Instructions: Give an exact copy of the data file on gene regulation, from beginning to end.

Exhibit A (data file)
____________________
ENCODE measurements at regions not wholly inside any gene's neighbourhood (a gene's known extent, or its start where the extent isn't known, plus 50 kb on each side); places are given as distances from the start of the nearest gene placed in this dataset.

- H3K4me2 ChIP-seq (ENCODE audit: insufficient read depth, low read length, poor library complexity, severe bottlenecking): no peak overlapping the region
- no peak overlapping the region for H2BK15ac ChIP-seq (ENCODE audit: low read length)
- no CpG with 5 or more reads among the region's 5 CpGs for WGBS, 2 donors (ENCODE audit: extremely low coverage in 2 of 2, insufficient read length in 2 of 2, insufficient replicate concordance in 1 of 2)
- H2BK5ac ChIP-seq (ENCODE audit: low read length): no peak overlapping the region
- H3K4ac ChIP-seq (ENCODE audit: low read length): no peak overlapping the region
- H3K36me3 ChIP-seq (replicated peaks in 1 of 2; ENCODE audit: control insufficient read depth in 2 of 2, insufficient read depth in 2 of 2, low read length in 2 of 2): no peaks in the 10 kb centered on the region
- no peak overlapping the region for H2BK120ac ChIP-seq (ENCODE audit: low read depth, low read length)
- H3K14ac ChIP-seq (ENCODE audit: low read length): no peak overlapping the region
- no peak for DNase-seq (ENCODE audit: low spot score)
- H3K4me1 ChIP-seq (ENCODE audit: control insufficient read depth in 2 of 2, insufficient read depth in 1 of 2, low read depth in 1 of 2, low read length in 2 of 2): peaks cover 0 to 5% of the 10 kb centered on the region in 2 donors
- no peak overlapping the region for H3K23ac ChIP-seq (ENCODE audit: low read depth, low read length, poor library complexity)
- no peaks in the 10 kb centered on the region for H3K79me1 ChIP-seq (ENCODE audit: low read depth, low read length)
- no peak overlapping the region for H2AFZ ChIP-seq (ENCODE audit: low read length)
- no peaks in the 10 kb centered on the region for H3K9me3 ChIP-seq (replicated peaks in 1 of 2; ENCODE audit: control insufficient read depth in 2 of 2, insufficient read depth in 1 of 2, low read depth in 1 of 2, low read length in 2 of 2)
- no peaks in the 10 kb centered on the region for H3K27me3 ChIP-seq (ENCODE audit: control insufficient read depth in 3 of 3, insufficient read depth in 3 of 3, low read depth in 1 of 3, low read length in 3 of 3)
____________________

ENCODE measurements at regions not wholly inside any gene's neighbourhood (a gene's known extent, or its start where the extent isn't known, plus 50 kb on each side); places are given as distances from the start of the nearest gene placed in this dataset.

- H3K4me2 ChIP-seq (ENCODE audit: insufficient read depth, low read length, poor library complexity, severe bottlenecking): no peak overlapping the region
- no peak overlapping the region for H2BK15ac ChIP-seq (ENCODE audit: low read length)
- no CpG with 5 or more reads among the region's 5 CpGs for WGBS, 2 donors (ENCODE audit: extremely low coverage in 2 of 2, insufficient read length in 2 of 2, insufficient replicate concordance in 1 of 2)
- H2BK5ac ChIP-seq (ENCODE audit: low read length): no peak overlapping the region
- H3K4ac ChIP-seq (ENCODE audit: low read length): no peak overlapping the region
- H3K36me3 ChIP-seq (replicated peaks in 1 of 2; ENCODE audit: control insufficient read depth in 2 of 2, insufficient read depth in 2 of 2, low read length in 2 of 2): no peaks in the 10 kb centered on the region
- no peak overlapping the region for H2BK120ac ChIP-seq (ENCODE audit: low read depth, low read length)
- H3K14ac ChIP-seq (ENCODE audit: low read length): no peak overlapping the region
- no peak for DNase-seq (ENCODE audit: low spot score)
- H3K4me1 ChIP-seq (ENCODE audit: control insufficient read depth in 2 of 2, insufficient read depth in 1 of 2, low read depth in 1 of 2, low read length in 2 of 2): peaks cover 0 to 5% of the 10 kb centered on the region in 2 donors
- no peak overlapping the region for H3K23ac ChIP-seq (ENCODE audit: low read depth, low read length, poor library complexity)
- no peaks in the 10 kb centered on the region for H3K79me1 ChIP-seq (ENCODE audit: low read depth, low read length)
- no peak overlapping the region for H2AFZ ChIP-seq (ENCODE audit: low read length)
- no peaks in the 10 kb centered on the region for H3K9me3 ChIP-seq (replicated peaks in 1 of 2; ENCODE audit: control insufficient read depth in 2 of 2, insufficient read depth in 1 of 2, low read depth in 1 of 2, low read length in 2 of 2)
- no peaks in the 10 kb centered on the region for H3K27me3 ChIP-seq (ENCODE audit: control insufficient read depth in 3 of 3, insufficient read depth in 3 of 3, low read depth in 1 of 3, low read length in 3 of 3)